LAVISH LOVE: How great is the love the Father has lavished on us, that we should be called children of God! And that is what we are! (I John 3:1 NIV)
December 8, 2014
In the midst of the holiday jingle and jangle...
…parties and presents, shopping and sharing, STOP!
Yes, stop right where you are, take a breath—and look down.
You are standing on holy ground.
Because Jesus came to earth as God-with-us Immanuel, wherever we are, He’s there. He’s before us, behind us, beside us. His arm is around our shoulders. “Just as the mountains surround and protect Jerusalem, so the Lord surrounds and protects his people, both now and forever” (Psalm 125:2 NLT).
For those of us who don’t live in Jerusalem, or Bethlehem, or anywhere else Jesus traveled in Israel, the notion of holy ground is hard to grasp. The old hymn I Walked Today Where Jesus Walked begins with, “I walked today where Jesus walked, in days of long ago,” and ends with “and felt him close to me.” But the truth is, we don’t have to be in a certain country, cathedral or temple, or even in a particular position to be close to Jesus. If we know him as Savior, he’s with us and within us. The Bible says, “Christ in you, the hope of glory” (Colossians 1:27 NIV).
God met Moses on the hot sands of a lonely desert. He approached Jonah outside a large city and walked with Shadrach, Meshach and Abednego inside a blazing furnace. He stopped Saul in the middle of a road with a flash of brilliant light. But now, because God sent his Son to earth to save us from our sins and come into our lives twenty-four-seven, he’s with us all the time. Whether we’re standing on a kitchen floor, a cement sidewalk, or the wide tiles of a shopping mall corridor, Jesus is with us – and we’re on holy ground.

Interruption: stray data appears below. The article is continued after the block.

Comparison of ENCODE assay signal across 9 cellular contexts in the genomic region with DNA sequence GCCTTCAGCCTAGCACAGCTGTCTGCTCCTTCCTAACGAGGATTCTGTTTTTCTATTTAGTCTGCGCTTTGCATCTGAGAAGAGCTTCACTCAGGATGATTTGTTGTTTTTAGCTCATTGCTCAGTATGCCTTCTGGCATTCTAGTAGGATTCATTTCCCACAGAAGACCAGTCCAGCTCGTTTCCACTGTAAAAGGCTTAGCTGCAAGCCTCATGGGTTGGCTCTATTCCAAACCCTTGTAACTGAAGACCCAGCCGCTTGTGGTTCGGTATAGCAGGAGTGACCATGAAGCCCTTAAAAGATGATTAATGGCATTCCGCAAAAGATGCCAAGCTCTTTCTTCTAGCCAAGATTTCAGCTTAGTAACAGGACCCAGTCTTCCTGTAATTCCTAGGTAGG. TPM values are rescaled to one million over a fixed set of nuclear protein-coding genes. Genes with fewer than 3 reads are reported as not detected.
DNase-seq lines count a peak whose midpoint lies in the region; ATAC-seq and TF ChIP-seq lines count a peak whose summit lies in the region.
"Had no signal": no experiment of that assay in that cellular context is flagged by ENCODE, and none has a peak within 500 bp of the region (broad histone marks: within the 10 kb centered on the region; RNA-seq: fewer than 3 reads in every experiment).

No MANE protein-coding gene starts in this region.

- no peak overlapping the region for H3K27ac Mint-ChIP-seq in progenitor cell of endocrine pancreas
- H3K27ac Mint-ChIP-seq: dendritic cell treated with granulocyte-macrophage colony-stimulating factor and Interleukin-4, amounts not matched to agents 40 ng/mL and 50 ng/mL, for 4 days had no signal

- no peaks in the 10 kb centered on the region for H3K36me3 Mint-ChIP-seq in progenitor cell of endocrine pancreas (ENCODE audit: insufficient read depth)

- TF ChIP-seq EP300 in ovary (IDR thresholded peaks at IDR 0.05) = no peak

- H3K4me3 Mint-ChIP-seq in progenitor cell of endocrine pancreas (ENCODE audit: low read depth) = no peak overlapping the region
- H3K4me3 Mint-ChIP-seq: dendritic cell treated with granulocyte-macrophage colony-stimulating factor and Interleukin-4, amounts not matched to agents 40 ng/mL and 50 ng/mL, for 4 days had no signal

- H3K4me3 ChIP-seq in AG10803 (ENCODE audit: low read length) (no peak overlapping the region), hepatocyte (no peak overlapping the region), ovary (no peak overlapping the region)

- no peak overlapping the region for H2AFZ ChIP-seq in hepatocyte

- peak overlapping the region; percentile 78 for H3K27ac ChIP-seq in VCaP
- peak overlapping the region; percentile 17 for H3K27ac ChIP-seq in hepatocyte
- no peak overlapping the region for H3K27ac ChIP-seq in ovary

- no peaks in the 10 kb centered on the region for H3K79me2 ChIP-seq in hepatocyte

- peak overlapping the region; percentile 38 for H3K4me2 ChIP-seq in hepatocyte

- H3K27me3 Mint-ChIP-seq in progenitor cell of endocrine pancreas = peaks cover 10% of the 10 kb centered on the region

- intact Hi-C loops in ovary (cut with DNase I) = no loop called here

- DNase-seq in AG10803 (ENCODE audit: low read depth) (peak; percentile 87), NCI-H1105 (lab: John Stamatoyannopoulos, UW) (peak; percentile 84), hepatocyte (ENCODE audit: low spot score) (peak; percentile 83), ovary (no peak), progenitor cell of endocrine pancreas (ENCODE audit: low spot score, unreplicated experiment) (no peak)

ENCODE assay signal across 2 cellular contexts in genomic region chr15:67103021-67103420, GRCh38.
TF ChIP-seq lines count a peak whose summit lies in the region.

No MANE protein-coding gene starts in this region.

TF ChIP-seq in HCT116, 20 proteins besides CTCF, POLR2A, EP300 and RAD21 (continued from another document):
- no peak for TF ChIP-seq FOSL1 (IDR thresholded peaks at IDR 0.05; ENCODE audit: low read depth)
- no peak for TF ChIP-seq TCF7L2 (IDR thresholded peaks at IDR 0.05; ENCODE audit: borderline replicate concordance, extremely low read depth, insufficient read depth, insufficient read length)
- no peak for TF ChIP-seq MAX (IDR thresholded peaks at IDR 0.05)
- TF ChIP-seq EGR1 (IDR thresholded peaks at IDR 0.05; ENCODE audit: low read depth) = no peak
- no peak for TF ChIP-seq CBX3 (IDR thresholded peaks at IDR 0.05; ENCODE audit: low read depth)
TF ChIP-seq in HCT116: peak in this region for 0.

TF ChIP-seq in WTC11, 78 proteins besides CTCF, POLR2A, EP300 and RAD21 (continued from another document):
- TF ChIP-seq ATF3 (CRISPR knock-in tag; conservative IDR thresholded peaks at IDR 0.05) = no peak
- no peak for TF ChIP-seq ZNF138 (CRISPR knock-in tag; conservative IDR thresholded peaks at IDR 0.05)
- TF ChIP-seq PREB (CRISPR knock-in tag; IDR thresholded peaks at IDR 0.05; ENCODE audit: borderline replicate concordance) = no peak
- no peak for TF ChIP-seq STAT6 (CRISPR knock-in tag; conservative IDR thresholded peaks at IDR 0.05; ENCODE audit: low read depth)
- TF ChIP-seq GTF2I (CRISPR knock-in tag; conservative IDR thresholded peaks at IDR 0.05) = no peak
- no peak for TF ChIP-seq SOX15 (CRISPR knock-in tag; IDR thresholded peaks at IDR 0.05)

Yes, our Immanuel came long ago, and he will come again in glory, hallelujah! In the meantime, he’s here right now…loving us, guiding us, saving us. “She will give birth to a son,” the angel told Joseph, “and you are to give him the name Jesus, because he will save his people from their sins” (Matthew 1:21 NIV).
Matthew then quotes an Old Testament prophet named Isaiah: “The virgin will be with child and will give birth to a son, and they will call him Immanuel – which means, ‘God with us.’” (Matthew 1:23 NIV) As the Baloche/Kenrick song “What Can I Do” says, what can I do but thank him, give my life to him, and make everything I do a hallelujah?
Thank you, Jesus, for becoming our Immanuel. You are our hope of glory.
November 24, 2014 - Give Thanks in All
“Give thanks in all circumstances, for this is
God’s will for you in Christ Jesus.”
I Thessalonians 5:18b NIV
After church yesterday, I stopped by a health-food store to pick up a couple items. By then, my breakfast had worn off, so I grabbed an energy bar to eat on the way home. However, when I exited the store, I saw a man playing a guitar on the corner. Although the sun was out, the temperature was in the low thirties. I wondered how his fingers could move in the cold.
And then I remembered the pastor’s sermon – and how he said one of the secrets of contentment is to be generous. My taste buds were primed for an energy bar I hadn’t tried before, but I knew I could go home to a warm house and a full refrigerator. I put my purchases in the car, drove to the corner and rolled down my window.
The man walked over, and I said, “I don’t have any cash, but here’s an energy bar.”
He took the bar and appeared to read the front and the back before asking, “Is this GMO-free?”
A bit miffed, I said, “I don’t know, but I just bought it at that health-food store.”
He glanced at the store, looked at me, looked at the bar, and finally said, “Thank you.”
At that point, the car behind me honked, and I drove away.